Walk - South Sands Hotel - Salcombe & Soar Mill Cove

Walk information provided with help from Natural England. Map reproduced by permission of Ordnance Survey on behalf of HMSO. © Crown copyright and database right 2022. Ordnance Survey Licence number 100022021.

Route Description

  1. From the South Sands Hotel turn right and follow the road walk uphill until you reach Moult Road on your left. Moult House is on your right screened by trees.

In 1850 William White's 'History, Gazetteer, and Directory of Devonshire' commented that Salcombe was considered 'the warmest place on the south-west coast, as oranges, lemons and American aloes bloom in the open air, in the pleasure grounds of Woodville and the Moult'.
Described by Nikolaus Pevsner as 'the first gentleman's seaside residence in the area', The Moult was built in 1764 and substantially improved in the mid nineteenth century, when it was owned by Viscount Courtenay, the eldest son of the Earl of Devon. Victorian historian and biographer James Anthony Froude often rented The Moult from Courtenay for the summer season (although he also declared that, thanks to the balmy climate, 'Winter in Salcombe is winter only in name'). In 1889, Alfred Lord Tennyson is said to have joined him there, penning his poem 'Crossing the Bar' in a summerhouse in the garden.

  1. Turn sharply left and walk along Moult Road, carrying on ahead along the public footpath when the road turns to a track. Passing the bollards, go into the woods, forking left and crossing a stile to descend through trees to a road. Bear right to continue ahead to Combe, forking left by another postbox to climb to Rew.
  2. Near the top of the hill, turn left onto the public footpath signed to Soar at Higher Rew. Going past the yard, carry on along the green lane beside the barn, bearing left with it into the field. Turn right in the field, following the right-hand hedges and then turning right to cross the cattle grid to the junction by the coastguard cottages at Soar. Carry on along the lane ahead, past the rear of the cottages, to the next junction, with a grassy area on your left above some converted barns.
  3. Ignoring the footpath to your left, take the left-hand road beyond it to walk downhill along the drive signed Soar Mill Cove. Ignore another footpath on your left by the thatched cottage at Lower Soar, carrying on to where the road sweeps left after the hotel. Go left with it briefly, before going through the gate on the right and following the path down the valley to the South West Coast Path at Soar Mill Cove.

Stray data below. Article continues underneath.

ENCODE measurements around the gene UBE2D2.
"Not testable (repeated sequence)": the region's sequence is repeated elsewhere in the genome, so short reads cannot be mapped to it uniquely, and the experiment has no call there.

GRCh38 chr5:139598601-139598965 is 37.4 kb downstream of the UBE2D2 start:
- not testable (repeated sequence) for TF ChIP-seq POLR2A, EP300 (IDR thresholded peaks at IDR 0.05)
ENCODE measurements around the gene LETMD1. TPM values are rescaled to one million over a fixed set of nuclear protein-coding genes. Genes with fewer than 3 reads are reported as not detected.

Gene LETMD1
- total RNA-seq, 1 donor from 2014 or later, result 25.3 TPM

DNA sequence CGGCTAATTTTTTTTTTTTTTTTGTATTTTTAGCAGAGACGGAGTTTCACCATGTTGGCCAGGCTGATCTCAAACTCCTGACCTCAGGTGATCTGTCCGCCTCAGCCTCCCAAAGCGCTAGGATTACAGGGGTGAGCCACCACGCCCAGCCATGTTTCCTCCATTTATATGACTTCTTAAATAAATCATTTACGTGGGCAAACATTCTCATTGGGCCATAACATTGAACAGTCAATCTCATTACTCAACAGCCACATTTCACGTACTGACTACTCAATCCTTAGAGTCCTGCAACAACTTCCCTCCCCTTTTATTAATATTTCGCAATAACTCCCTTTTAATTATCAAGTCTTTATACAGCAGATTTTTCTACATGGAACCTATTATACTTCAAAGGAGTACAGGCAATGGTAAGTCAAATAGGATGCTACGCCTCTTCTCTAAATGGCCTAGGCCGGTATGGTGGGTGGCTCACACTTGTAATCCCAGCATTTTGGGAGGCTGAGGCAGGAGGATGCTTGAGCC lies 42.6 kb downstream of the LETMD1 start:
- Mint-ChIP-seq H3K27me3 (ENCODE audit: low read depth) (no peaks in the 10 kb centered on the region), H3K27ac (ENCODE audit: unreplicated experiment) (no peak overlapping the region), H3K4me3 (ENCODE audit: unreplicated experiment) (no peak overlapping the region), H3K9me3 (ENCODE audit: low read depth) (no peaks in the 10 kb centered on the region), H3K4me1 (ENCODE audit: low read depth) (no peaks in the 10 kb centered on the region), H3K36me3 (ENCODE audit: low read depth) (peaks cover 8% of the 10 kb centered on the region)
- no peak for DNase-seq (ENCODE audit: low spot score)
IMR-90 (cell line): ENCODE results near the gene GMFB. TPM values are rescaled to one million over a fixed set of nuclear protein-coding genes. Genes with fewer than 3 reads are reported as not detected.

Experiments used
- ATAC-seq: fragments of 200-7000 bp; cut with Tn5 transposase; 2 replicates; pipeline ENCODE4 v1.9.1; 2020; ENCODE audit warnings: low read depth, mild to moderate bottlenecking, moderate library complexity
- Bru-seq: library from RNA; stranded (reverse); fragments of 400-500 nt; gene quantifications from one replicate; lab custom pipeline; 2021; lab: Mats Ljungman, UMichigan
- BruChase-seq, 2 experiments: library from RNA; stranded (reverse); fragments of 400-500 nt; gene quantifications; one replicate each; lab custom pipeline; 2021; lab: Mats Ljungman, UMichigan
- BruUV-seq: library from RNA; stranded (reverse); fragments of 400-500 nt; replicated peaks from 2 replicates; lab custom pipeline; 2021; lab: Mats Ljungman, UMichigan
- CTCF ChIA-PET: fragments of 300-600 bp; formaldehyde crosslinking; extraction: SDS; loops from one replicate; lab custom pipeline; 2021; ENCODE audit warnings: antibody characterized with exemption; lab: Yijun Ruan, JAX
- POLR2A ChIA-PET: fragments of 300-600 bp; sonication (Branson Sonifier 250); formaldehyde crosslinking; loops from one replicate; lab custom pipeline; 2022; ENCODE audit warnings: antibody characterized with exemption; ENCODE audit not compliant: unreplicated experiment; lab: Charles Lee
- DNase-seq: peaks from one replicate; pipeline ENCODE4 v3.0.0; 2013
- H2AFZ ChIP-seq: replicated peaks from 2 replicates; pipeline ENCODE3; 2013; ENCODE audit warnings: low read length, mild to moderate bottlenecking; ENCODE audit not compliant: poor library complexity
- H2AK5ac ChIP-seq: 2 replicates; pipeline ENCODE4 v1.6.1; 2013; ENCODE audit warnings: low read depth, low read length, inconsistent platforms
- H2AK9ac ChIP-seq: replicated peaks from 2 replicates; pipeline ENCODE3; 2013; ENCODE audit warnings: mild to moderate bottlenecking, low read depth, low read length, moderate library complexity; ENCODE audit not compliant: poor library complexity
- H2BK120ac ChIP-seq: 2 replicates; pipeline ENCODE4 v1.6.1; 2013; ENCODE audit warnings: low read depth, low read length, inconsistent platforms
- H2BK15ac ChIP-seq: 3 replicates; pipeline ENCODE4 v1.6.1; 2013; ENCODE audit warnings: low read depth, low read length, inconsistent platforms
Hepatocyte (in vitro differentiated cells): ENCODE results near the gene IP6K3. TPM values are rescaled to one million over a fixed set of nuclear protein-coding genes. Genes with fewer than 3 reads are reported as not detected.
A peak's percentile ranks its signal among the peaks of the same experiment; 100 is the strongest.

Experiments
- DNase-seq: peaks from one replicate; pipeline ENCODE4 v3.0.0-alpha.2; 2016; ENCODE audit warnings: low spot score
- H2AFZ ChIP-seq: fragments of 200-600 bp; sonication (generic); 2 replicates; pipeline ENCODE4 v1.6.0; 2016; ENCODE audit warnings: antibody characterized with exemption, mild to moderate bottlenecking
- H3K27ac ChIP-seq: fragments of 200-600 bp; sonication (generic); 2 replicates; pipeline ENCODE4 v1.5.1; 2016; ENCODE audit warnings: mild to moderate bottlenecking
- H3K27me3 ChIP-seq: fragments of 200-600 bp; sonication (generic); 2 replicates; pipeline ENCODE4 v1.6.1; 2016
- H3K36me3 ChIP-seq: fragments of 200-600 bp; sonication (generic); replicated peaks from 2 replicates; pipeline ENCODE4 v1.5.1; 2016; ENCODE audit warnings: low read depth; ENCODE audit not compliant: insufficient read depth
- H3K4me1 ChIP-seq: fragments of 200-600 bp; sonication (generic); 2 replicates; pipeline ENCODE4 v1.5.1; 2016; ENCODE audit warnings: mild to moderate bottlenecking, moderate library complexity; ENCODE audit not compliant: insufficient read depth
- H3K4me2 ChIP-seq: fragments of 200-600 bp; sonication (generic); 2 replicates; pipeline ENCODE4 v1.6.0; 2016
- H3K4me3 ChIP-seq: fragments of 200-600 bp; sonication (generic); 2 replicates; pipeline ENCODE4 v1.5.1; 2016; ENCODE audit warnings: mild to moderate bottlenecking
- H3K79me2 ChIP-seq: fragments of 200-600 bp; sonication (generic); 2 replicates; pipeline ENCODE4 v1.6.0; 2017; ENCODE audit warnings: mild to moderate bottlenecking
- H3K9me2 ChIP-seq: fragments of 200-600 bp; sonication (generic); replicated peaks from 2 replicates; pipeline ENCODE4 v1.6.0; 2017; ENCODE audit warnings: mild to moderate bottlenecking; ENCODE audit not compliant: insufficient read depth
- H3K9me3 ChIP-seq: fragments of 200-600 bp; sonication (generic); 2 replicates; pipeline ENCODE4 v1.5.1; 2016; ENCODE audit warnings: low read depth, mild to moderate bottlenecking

4. Turn left on the Coast path above the cove to follow the acorn waymarkers back to Salcombe. Climbing out of the cove and dipping into another valley before ascending again, carry on along the Warren to the gap in the hedge at the end of the open access area. Fork right beyond it to carry on along the Coast Path around Bolt Head, descending steeply to Starehole Bay.

There are a number of warrens along the South Devon coastline, established and maintained during medieval times for breeding rabbits as a food source. Fishponds were common at the time, too, as well as dovecotes and duck decoy ponds. Warrens were introduced to Britain by the Normans in the twelfth century, when rabbits were also prized for their fur. To start with only the wealthy landowners bred rabbits, but by the thirteenth century many areas kept rabbits in 'coneygarths' or 'pillow mounds', and the practice spread through the population until the late eighteenth century, when rabbit began to be regarded as a pauper's food.
The area around the Warren was inhabited during prehistoric times. Flint tools have been found here, and there are traces of hut circles where families lived in round houses. There are also the remains of field systems from the Bronze Age, some 4000 years ago.